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17-year-old Momoko Ryugasaki is a bit of an oddball, a rococo Lolita whose idyllic dreams of 18th Century Versailles clash sharply with her isolated existence in the Ibaraki hinterlands. She wears her version of what she thinks people wore there at that time and dreams of being able to get away from her boring life. Momoko's father makes his living selling counterfeit brand-name clothes, but when he gets on the wrong side of some bad people, he has to flee to the countryside. Momoko decides to escape from her boredom, and to make some money by selling the last of her father's dodgy stock. When a chance encounter brings Momoko together with head-butting biker chick Ichigo, the quest for a mysterious embroiderer sets the unlikely friends off on an explosive, pachinko-studded series of adventures in which the odd couple lurch into situations both comic and dangerous.
For more about Kamikaze Girls and the Kamikaze Girls Blu-ray release, see Kamikaze Girls Blu-ray Review published by Dr. Svet Atanasov on February 15, 2010 where this Blu-ray release scored 3.5 out of 5.
Kamikaze Girls Blu-ray Review
Reviewed by Dr. Svet Atanasov, February 15, 2010
Winner of the Best Film, Best Director and Best Actress Awards at the Yokohama Film Festival, Tetsuya Nakashima's "Kamikaze Girls" (2004) arrives on Blu-ray courtesy of British distributors Third Window Films. The supplemental features included with this release are: interviews with director Tetsuya Nakashima and cast members Anna Tsuchiya and Kyoko Fukada; a lengthy making of featurette; Unicorn - Ryuji short film; workprint footage; Anna Tsuchiya promo video; and more. With optional English subtitles. Region-Free.
Based on the bestselling novel-turned-manga by cult author Novala Takemoto, Kamikaze Girls is a mind-bender of a film about a beautiful but very strange friendship. The main characters in it are two teenage girls who find themselves attracted to each other even though they barely have anything in common. One of them is firmly grounded in the present. The other is a hopeless dreamer stuck in the past.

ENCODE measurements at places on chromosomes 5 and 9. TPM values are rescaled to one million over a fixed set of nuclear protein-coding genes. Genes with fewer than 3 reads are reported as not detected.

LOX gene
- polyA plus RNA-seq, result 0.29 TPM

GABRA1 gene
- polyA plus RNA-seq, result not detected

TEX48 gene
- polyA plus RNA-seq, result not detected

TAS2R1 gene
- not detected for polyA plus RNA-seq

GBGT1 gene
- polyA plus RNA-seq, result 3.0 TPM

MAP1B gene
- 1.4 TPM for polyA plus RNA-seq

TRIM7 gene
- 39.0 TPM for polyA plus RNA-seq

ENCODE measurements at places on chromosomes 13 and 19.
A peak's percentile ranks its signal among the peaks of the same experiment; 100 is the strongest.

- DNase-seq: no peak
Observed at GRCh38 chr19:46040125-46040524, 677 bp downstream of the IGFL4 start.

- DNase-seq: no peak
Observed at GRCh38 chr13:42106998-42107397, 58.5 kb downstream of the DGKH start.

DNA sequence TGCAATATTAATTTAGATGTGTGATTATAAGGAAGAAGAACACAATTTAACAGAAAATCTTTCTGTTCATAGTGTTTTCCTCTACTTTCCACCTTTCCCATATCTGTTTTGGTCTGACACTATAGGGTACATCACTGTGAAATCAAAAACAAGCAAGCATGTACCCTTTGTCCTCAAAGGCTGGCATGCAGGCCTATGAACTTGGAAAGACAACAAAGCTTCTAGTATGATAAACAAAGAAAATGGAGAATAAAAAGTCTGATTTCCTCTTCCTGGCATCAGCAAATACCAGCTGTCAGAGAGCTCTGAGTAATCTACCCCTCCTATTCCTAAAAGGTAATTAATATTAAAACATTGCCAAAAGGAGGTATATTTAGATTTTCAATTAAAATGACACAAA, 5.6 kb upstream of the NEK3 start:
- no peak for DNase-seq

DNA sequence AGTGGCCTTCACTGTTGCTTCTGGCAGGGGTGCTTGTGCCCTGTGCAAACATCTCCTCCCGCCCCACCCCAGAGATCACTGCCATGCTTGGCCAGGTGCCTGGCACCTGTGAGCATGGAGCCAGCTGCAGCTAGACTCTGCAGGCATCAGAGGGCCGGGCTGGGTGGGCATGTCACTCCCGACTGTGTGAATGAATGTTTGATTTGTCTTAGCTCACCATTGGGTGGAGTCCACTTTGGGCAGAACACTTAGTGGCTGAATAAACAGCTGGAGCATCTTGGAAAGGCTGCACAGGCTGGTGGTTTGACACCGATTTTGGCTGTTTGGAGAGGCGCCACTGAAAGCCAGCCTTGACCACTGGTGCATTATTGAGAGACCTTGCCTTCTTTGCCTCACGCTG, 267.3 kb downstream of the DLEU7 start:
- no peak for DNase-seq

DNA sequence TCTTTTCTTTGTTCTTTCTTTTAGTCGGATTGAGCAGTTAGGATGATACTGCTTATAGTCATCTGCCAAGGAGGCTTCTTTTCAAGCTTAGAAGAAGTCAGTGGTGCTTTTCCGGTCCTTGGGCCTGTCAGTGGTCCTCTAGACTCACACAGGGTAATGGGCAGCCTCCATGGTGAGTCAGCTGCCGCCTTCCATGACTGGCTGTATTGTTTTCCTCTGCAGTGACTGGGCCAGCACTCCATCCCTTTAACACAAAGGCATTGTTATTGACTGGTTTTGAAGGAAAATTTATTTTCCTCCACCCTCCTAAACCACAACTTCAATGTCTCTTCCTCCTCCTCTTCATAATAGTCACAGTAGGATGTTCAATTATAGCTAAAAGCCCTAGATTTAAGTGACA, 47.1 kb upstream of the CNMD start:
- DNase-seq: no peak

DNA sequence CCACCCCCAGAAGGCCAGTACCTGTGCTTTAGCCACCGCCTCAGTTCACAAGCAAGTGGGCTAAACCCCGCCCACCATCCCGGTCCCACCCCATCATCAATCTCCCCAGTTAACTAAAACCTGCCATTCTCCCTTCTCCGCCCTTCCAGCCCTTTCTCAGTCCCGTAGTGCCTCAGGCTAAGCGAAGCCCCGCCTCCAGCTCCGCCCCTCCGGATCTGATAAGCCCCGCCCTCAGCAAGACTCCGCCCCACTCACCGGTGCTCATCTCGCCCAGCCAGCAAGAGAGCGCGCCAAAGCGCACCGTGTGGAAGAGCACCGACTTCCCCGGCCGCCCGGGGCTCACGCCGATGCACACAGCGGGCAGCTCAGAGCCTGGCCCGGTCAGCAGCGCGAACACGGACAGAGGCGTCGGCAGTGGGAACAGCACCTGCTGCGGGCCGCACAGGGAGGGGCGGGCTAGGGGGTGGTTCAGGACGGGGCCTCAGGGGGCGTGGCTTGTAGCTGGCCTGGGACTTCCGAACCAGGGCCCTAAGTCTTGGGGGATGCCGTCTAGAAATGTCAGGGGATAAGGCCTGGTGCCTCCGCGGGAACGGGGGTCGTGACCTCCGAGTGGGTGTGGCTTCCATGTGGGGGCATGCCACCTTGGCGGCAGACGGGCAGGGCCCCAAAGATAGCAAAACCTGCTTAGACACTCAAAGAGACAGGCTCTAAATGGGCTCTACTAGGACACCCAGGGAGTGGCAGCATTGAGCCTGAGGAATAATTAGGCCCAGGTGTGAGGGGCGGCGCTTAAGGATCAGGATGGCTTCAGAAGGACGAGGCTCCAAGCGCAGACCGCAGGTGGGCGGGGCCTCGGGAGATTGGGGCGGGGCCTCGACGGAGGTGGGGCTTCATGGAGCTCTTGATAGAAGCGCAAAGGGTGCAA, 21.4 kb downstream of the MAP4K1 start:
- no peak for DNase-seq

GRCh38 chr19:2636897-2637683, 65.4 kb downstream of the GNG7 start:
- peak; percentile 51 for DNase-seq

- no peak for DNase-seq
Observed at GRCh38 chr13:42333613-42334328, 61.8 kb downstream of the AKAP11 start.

17-year-old Momoko (Kyoko Fukada, Angel) is obsessed with everything Rococo. Most of the time, she fantasizes about living in 18th century Versailles where style is everything. She imagines wearing a corset, being kissed by noblemen, even taking long strolls in the countryside. Unfortunately, Momoko lives in 21 century Shimotsuma, where Yakuza members wear jogging suits and cow poop is everywhere. Here, people are crazy about bargains, not style.
Ichigo (Anna Tsuchiya, Sakuran) is a biker. She likes head-butting people and fake "Versach" T-shirts, which, luckily for her, Momoko sells. Many moons ago, Momoko's father was smart enough to combine "Versach" with the Universal logo, make a bit of cash and set up a small business. But the studio complained and the Yakuza goons started asking questions. Almost immediately after that, Momoko's father lost a pinky and moved the family from Tokyo to Shimotsuma.
Ichigo is impressed with Momoko's style. She isn't like the rest of her biker friends. Some of her dresses are a bit strange - Momoko is a shopaholic and a big fan of a Tokyo boutique specializing in Gothic Lolitas clothing - but this does not matter. What does is that Momoko gets Ichigo.
Approximately 15 minutes into Kamikaze Girls, I concluded that Tetsuya Nakashima must be a big fan of Jean-Pierre Jeunet. 15 minutes later, I was convinced that he was an even bigger fan of marijuana. After I finished watching Kamikaze Girls, I saw an interview with Nakashima, which Third Window Films have placed on a separate DVD that is included with this Blu-ray disc, and changed my mind. Apparently, I did not get most of what Kamikaze Girls was about. I sat down and watched it again. True story.
I think I feel better now. There are still parts of Kamikaze Girls that I am unsure I fully understand, but I am probably not supposed to. The film is about teenage girls, and it clearly speaks their language, not mine (if you have a teenage daughter, then you probably know exactly what I mean). I am doing my best to understand it, but occasionally I still feel lost in translation.
The parts in the film that make sense to me are about fashion and its ability to reflect our personalities, imagination and its importance in confronting and dealing with reality, and modern societies and their obsession with quantity - and bargain prices - not quality.
Kamikaze Girls is a visual feast. After awhile, however, all the bright colors and animated sequences in it became so overwhelming, I felt like I had eaten a very large box of chocolates, some of which might have been bad. My eyes got tired and my brain refused to keep trying to make sense of everything that was happening on the screen.
In 2005, Kamikaze Girls won the Newcomer of the Year Award granted by the Japanese Film Academy as well as the Best Film, Best Director and Best Actress Awards at the Yokohama Film Festival.